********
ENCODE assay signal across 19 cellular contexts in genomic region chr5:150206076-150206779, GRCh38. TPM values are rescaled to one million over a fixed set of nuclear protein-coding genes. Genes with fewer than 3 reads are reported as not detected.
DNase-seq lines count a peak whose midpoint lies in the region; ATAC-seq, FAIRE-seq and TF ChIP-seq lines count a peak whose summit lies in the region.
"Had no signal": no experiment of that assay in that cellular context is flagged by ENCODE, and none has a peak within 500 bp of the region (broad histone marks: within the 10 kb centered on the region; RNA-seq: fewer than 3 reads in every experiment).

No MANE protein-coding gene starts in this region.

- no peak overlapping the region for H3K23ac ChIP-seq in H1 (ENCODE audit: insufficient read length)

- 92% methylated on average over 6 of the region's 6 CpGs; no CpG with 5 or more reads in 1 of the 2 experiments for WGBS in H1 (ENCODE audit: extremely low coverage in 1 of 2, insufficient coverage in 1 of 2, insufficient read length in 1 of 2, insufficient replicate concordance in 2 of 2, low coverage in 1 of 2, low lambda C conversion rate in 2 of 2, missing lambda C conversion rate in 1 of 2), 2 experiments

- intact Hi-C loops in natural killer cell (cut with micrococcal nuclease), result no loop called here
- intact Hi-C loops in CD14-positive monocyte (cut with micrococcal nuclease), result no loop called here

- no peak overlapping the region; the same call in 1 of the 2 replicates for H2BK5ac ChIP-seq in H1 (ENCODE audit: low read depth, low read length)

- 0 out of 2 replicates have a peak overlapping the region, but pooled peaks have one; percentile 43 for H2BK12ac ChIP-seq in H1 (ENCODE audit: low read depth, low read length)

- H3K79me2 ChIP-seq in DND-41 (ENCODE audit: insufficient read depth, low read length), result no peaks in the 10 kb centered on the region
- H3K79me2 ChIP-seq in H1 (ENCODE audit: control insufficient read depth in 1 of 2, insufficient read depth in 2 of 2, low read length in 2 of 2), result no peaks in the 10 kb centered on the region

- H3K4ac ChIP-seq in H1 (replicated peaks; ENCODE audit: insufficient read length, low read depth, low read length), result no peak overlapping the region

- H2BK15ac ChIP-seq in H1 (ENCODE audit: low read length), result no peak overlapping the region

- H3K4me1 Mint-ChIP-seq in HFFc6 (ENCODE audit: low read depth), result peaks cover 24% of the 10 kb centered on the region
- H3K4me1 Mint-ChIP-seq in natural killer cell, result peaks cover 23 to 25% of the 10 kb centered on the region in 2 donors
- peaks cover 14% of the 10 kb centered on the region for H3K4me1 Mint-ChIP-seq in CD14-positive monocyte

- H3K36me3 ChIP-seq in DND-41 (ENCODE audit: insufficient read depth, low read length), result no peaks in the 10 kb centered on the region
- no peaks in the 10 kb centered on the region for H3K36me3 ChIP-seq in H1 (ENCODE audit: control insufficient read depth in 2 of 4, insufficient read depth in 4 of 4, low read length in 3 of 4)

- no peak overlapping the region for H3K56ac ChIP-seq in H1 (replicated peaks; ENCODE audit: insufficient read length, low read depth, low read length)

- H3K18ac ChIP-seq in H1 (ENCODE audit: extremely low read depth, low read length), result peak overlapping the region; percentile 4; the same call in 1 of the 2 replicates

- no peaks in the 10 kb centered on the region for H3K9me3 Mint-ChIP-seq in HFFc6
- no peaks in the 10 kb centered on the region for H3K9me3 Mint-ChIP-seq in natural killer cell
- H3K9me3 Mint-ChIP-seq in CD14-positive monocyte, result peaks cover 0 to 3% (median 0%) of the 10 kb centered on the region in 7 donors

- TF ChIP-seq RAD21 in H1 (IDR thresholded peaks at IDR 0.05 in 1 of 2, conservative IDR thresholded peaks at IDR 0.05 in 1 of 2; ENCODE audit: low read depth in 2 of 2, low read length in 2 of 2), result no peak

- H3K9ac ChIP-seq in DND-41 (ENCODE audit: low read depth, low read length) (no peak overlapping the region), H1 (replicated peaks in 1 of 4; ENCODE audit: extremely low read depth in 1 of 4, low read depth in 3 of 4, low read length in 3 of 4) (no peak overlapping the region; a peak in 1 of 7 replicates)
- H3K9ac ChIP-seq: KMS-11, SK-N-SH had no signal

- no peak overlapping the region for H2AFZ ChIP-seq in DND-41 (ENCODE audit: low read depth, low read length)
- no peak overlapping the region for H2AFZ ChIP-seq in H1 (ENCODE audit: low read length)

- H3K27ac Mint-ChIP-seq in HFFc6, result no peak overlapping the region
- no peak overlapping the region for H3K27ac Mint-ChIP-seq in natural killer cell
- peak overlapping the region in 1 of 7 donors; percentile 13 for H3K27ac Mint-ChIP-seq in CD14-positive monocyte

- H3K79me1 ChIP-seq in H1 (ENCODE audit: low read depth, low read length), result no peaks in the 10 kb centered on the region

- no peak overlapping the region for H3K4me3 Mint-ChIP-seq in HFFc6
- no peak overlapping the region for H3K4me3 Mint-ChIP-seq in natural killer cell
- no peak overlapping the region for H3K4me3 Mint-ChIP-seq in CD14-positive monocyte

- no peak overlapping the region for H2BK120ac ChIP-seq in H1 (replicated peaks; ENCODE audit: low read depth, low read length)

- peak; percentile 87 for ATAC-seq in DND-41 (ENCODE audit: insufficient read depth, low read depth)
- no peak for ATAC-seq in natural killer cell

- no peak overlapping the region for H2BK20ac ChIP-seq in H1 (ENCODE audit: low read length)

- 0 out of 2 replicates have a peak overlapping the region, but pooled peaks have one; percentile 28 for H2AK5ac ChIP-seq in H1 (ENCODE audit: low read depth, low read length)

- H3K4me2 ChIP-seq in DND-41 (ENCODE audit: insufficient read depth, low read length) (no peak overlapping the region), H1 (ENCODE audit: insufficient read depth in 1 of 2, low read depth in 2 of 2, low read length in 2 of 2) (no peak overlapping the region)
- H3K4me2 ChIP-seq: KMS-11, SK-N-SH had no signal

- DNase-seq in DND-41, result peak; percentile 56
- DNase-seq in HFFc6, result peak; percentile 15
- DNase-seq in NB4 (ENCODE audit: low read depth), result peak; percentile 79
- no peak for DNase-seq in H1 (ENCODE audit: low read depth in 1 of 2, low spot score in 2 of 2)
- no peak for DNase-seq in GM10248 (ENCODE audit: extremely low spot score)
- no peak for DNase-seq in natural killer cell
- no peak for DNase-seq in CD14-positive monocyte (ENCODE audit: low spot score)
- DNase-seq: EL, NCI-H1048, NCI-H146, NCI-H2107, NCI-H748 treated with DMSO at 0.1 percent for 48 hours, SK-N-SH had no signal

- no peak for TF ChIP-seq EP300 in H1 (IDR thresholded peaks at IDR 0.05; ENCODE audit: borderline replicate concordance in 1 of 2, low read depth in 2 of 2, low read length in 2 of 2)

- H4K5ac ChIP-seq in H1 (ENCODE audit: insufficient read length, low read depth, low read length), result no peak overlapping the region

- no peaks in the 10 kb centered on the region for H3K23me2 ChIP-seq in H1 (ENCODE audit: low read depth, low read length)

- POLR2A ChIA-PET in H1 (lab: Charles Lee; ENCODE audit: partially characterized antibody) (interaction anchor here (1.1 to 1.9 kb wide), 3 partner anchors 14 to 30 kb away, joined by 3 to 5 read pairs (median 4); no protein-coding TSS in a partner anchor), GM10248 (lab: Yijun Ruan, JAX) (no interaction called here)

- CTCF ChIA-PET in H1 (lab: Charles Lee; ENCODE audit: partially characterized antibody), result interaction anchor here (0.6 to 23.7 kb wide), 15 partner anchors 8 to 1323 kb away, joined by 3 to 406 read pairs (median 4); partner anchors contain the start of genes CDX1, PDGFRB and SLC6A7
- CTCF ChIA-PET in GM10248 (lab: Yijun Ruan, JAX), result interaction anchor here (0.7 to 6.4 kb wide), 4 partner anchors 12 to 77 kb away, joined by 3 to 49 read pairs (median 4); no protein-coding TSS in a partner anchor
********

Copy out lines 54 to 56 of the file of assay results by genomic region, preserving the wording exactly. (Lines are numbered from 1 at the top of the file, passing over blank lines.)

- no peaks in the 10 kb centered on the region for H3K23me2 ChIP-seq in H1 (ENCODE audit: low read depth, low read length)

- POLR2A ChIA-PET in H1 (lab: Charles Lee; ENCODE audit: partially characterized antibody) (interaction anchor here (1.1 to 1.9 kb wide), 3 partner anchors 14 to 30 kb away, joined by 3 to 5 read pairs (median 4); no protein-coding TSS in a partner anchor), GM10248 (lab: Yijun Ruan, JAX) (no interaction called here)

- CTCF ChIA-PET in H1 (lab: Charles Lee; ENCODE audit: partially characterized antibody), result interaction anchor here (0.6 to 23.7 kb wide), 15 partner anchors 8 to 1323 kb away, joined by 3 to 406 read pairs (median 4); partner anchors contain the start of genes CDX1, PDGFRB and SLC6A7